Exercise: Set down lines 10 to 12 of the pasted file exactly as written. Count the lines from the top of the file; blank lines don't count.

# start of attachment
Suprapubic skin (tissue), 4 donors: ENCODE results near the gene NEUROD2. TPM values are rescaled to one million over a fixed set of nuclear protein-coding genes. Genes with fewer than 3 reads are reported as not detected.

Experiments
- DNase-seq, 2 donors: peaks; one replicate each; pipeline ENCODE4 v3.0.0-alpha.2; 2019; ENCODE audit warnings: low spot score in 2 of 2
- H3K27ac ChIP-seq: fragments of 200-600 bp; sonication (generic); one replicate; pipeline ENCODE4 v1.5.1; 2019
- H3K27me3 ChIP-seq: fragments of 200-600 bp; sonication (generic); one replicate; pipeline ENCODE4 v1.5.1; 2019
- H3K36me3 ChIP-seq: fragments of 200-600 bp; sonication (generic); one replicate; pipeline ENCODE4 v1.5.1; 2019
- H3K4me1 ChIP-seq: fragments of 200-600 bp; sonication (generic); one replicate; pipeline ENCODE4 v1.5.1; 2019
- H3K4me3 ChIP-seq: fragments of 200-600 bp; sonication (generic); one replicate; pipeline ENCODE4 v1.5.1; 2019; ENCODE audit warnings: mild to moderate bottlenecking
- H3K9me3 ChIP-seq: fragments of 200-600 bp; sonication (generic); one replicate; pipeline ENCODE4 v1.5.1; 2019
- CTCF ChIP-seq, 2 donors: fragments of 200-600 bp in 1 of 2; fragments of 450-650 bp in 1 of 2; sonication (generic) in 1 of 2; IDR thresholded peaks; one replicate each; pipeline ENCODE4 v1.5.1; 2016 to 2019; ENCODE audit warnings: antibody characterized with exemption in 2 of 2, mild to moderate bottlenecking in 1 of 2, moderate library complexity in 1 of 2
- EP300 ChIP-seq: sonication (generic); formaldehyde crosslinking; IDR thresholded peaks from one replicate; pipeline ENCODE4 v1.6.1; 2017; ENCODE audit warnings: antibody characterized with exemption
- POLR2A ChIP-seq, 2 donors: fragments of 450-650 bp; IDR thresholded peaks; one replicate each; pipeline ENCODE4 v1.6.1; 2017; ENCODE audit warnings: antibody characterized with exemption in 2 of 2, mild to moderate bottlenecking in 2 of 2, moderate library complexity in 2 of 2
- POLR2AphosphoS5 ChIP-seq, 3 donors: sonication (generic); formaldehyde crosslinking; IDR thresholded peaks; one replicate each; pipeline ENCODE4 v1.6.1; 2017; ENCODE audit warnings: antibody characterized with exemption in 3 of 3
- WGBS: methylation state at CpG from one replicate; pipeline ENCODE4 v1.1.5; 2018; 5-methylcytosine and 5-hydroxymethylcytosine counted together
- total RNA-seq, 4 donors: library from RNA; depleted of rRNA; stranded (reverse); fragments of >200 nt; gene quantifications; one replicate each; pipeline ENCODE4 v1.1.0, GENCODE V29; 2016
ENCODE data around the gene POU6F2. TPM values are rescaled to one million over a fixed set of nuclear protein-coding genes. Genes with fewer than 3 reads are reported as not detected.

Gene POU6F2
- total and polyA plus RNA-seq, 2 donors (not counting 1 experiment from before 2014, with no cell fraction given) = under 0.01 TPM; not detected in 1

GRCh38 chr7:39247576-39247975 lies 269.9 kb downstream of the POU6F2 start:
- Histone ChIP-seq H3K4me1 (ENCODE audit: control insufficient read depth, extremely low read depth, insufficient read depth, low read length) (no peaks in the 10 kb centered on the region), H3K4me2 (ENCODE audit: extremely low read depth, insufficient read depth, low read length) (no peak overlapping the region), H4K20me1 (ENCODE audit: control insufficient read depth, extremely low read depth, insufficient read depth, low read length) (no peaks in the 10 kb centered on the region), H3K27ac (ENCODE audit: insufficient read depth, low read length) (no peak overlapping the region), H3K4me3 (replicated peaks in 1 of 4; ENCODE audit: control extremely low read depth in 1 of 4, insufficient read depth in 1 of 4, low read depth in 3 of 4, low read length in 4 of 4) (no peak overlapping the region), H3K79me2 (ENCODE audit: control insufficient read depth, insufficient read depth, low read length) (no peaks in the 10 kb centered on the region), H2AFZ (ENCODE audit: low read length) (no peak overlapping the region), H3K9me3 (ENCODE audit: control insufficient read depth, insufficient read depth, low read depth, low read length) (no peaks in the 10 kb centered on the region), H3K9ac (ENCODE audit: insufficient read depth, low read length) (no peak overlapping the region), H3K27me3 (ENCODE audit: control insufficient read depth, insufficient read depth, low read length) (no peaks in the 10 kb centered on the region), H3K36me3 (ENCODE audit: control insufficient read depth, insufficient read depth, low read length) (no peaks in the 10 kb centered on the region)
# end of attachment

- CTCF ChIP-seq, 2 donors: fragments of 200-600 bp in 1 of 2; fragments of 450-650 bp in 1 of 2; sonication (generic) in 1 of 2; IDR thresholded peaks; one replicate each; pipeline ENCODE4 v1.5.1; 2016 to 2019; ENCODE audit warnings: antibody characterized with exemption in 2 of 2, mild to moderate bottlenecking in 1 of 2, moderate library complexity in 1 of 2
- EP300 ChIP-seq: sonication (generic); formaldehyde crosslinking; IDR thresholded peaks from one replicate; pipeline ENCODE4 v1.6.1; 2017; ENCODE audit warnings: antibody characterized with exemption
- POLR2A ChIP-seq, 2 donors: fragments of 450-650 bp; IDR thresholded peaks; one replicate each; pipeline ENCODE4 v1.6.1; 2017; ENCODE audit warnings: antibody characterized with exemption in 2 of 2, mild to moderate bottlenecking in 2 of 2, moderate library complexity in 2 of 2